I thought it was the bees' knees because it had a CSS3 gradient background and a drop-down menu, not to mention the four animated RSS feed readers, the animated photo and... did I mention the sound file of the crackling fire? I had to do it for college. That's my excuse and I'm sticking to it. Since it was about using the software and not actual design, they didn't fail me. And yes, the applications software attached to that monstrosity all had the same lamentable colour scheme because I customized the themes with the same background colours and banners, etc.
The principles of good design
I still can't believe that there are web designers with ten years' experience or more whose own websites are still using nested tables and tiny text, and haven't been updated since 1995. How do they get work? Anyone who gets paid to do a specialist job is a professional, but a true specialist will make the effort to keep themselves up-to-date with the latest developments in their field.
Content drives design. I'll write a more comprehensive post about this at a later date but the bare bones of it is that whatever your site is about and however much information you want on the front page determines how the page will be laid out. When a client ruined my nice clean menu by adding more links to the top level we had to have a serious talk about redesigning his website so that he could display those links prominently without making his site look like a dog's dinner. He likes Practical Digital's Besta theme, so we're going with that because it's the logical choice for what he wants to do. On Easy SME I don't need a slideshow. I do need to promote my premium client's services, then mention that other services are available in the three columns alloted me. On my own website, my home page is dominated by my slideshow, which shows people what I can do, and the services I offer, followed by some other information and my latest tweets. The most important information is displayed in the most prominent way, with the lesser information in the sidebars or at the bottom.
There are many different choices available both to the HTML designer/developer and the CMS specialist. In basic terms, you've got a full page, two or more columns, stacked columns, magazine layout or portfolio. I've been using the magazine layout in my WordPress builds and the stacked columns provided by the 960 grid system for my HTML builds. The trick is to leave plenty of space between areas of content so they're easy to read and nothing distracts or detracts from them.
As much as I love text shadows, if they make my fancy fonts unreadable, they have to go. Text needs to be big enough to read comfortably, hence my railing at the 10px text so beloved of the nested tables websites. It should be a minimum of 12px, and contrast well with the background so it stands out clearly. Links need to work and linked objects need to be labeled as such particularly if they are the only way of getting to the linked page. Don't forget to put titles in those links and alt attributes in those img tags.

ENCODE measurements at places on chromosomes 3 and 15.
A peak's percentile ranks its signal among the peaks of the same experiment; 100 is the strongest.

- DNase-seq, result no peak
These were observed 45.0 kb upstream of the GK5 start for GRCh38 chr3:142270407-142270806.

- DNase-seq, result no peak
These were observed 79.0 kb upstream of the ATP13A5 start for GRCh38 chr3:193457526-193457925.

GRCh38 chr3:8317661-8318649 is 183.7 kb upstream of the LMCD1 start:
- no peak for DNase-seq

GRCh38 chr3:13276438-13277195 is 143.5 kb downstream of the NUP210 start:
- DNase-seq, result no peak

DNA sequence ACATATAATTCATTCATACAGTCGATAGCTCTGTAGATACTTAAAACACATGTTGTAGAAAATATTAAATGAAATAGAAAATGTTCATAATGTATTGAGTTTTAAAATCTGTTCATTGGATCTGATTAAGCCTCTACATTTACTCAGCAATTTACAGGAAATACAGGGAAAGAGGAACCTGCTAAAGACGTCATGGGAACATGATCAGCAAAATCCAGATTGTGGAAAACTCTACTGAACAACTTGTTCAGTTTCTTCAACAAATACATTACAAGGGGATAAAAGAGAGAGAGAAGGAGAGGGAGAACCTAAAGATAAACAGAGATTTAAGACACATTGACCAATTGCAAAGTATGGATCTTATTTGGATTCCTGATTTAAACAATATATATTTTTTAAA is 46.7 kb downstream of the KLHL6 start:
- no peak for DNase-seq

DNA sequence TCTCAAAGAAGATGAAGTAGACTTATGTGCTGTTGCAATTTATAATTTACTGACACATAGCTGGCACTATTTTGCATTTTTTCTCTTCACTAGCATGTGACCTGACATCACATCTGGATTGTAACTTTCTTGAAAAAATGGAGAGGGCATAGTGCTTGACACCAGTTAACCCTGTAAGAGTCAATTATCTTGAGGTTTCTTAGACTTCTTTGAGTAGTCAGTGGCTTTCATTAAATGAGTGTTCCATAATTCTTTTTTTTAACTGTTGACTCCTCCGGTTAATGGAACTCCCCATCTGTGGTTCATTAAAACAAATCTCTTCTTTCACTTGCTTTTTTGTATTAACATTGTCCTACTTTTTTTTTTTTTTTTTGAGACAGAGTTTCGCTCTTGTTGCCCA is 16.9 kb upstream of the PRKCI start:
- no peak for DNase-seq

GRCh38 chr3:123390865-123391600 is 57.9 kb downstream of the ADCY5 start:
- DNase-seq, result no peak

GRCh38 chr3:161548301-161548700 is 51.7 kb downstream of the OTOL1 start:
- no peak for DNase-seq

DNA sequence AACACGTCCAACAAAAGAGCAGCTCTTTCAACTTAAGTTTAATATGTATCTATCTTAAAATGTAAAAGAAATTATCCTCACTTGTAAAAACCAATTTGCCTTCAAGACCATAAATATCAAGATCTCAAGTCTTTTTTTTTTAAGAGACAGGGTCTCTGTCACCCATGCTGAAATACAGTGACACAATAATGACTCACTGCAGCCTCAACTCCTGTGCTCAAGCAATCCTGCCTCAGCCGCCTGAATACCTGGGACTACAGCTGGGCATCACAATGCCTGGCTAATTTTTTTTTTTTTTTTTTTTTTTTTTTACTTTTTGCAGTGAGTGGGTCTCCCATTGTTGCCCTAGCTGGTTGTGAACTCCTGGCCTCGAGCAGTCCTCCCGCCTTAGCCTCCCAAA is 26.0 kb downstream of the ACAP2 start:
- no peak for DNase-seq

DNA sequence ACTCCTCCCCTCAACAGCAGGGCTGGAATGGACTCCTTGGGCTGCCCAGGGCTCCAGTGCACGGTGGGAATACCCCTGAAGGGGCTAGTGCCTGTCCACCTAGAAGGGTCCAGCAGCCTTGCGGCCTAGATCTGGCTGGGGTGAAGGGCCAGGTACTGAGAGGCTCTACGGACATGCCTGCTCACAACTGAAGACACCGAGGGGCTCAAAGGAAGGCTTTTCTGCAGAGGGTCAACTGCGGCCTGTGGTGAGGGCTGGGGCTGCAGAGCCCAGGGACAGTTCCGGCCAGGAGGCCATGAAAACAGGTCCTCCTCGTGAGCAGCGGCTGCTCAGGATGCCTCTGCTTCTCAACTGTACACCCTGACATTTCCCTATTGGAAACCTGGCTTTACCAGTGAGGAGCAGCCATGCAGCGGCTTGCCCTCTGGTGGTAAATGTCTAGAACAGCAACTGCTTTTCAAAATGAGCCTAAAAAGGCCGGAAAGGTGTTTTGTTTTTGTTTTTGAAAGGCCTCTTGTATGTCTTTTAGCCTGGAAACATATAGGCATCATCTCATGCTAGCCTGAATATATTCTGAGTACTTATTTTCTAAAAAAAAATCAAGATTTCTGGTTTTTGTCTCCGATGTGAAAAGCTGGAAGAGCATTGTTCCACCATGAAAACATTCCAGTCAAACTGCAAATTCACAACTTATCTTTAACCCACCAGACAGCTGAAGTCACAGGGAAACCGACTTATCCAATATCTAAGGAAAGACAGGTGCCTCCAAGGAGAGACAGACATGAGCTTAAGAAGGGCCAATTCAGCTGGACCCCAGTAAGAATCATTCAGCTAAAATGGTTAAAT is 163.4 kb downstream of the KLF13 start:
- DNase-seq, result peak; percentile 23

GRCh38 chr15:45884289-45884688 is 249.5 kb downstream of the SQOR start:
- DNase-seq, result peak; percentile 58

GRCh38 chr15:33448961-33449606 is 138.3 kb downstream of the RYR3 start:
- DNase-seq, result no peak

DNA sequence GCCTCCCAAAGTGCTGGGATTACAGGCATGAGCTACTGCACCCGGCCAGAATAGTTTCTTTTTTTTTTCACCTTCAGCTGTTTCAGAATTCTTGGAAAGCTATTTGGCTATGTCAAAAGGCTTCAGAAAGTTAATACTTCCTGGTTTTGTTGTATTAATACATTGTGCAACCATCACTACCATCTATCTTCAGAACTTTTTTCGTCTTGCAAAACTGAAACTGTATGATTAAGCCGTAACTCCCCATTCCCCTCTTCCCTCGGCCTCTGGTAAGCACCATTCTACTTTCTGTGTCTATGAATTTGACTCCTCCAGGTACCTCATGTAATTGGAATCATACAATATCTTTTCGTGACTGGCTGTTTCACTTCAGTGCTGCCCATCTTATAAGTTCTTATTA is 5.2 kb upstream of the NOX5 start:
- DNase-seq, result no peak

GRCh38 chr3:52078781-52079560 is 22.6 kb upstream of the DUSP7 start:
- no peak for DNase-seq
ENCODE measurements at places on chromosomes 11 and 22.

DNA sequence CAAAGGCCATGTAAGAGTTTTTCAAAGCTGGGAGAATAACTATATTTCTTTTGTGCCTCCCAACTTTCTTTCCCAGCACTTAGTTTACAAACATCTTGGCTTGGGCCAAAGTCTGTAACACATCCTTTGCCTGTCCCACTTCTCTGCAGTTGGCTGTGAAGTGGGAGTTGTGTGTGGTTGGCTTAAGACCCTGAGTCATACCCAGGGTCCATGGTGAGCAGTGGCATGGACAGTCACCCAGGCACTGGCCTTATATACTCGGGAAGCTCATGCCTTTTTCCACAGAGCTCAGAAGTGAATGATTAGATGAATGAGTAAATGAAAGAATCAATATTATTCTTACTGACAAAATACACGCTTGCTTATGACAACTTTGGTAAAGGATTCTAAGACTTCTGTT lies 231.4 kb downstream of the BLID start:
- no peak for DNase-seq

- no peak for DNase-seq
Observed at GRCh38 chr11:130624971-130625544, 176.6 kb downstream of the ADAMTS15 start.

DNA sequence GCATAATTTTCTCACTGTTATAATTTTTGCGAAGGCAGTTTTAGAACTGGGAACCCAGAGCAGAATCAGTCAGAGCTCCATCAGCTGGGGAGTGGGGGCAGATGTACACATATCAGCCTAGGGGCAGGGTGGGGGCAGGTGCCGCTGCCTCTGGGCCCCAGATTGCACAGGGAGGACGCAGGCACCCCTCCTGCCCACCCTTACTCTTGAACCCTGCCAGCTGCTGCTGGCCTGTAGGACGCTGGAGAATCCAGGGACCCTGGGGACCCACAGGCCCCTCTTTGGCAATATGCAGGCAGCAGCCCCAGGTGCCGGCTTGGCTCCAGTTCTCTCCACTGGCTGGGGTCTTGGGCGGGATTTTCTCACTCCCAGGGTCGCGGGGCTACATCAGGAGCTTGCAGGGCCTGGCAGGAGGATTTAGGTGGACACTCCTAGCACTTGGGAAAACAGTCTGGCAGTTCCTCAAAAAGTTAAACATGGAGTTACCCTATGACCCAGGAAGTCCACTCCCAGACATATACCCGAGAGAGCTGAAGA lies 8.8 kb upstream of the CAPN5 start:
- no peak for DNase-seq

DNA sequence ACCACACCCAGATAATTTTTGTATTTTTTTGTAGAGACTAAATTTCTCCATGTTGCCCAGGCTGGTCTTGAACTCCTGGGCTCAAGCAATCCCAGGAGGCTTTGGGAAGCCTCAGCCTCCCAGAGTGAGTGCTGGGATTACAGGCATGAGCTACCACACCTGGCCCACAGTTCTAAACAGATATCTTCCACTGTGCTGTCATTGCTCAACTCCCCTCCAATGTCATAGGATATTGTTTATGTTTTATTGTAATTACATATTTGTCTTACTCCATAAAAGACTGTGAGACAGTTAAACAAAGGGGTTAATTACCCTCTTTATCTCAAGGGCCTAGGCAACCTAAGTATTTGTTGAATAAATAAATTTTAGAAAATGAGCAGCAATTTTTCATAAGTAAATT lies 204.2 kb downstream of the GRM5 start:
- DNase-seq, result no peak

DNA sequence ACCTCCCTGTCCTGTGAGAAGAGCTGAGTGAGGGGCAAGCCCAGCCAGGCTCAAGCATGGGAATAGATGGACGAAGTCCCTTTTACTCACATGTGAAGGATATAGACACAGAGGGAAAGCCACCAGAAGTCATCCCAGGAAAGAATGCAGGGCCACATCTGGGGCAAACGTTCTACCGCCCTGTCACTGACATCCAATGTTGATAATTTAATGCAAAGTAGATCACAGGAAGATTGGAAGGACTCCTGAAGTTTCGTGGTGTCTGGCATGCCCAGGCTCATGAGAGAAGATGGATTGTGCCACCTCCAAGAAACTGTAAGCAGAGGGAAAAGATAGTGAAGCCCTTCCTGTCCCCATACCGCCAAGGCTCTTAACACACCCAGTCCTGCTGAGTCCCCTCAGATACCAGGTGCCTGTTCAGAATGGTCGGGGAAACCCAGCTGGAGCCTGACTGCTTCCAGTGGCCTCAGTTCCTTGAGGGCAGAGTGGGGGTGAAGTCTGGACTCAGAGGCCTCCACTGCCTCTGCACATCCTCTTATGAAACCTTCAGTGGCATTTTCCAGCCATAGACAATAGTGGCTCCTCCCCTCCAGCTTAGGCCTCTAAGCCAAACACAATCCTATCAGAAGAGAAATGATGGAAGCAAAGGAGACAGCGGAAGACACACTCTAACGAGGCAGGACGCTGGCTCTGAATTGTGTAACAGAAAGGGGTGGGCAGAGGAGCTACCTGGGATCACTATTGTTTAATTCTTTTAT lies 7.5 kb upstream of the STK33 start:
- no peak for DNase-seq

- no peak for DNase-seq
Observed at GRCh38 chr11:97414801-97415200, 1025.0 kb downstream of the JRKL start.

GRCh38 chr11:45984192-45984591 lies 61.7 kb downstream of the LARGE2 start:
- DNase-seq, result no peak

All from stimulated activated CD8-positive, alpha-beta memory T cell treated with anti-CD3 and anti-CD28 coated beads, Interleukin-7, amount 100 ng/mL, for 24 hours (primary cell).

- Strong colours should be used in moderation.
- White text on black backgrounds should be used in moderation.
- Choose a layout with your content spaced evenly and clearly delineated if you're using more than one column.
- Break up your content with columns, boxes, or long landscape images. The text block o' doom is a big no-no.
- Body text at 12px minimum; I don't want to have to squint or lean closer to my PC to read it.
- Body text at 16px maximum; I'm not Mrs. Magoo and I don't like being shouted at.
- Use a web-safe font, i.e. one that displays well on most browsers, for your body text. The default Microsoft ones are Helvetica, Arial and Verdana for Sans-serif and Times New Roman, Andale and Georgia for Serif. If you use a fancy font, choose a browser-safe one for backup.
- Avoid using huge anything, particularly image files. They slow down page loading time and can be distracting.
- Avoid having too many animated images. They're distracting and annoying. One is enough. Two at the most.
- Use images with true colours, sepia or black and white. Monochrome in moderation - don't let it dominate your site.
- Use high-quality images. Jagged edges or JPG halos let you and your site down.
- Be consistent with your logo and typography, particularly if your site is spread out across multiple hosts.
- Read my post on branding. You need a clear, well-designed logo that looks good at different sizes.
- Get someone else to check your site and give you honest feedback. Act upon it.
Be sure to update your content regularly. I use Twitter and have a Twitter widget on my home page. I also make changes to the home page from time to time, either changing the look or adding fresh content. Having a content management system helps because it means there's no messing with code, which I have to do when updating my website's other pages. If your website is built on WordPress, Joomla, or any other applications program, you can simply add a post. Having a widget that displays your latest posts helps, and you can easily change the home page content. This keeps readers coming back because they soon learn that there's something new there every time they come to visit.
If you're not doing any of these things, or don't know how to do them, you need a professional. There's no way around it. Bite the bullet, get your wallet out and talk to someone who knows what they're doing, even if it's not me! Use the points I've raised here as your guide if you decide to go with someone else so you can work out if they know their stuff or not. But don't satisfy yourself with a substandard website or your competitors will get the business you want for yourself.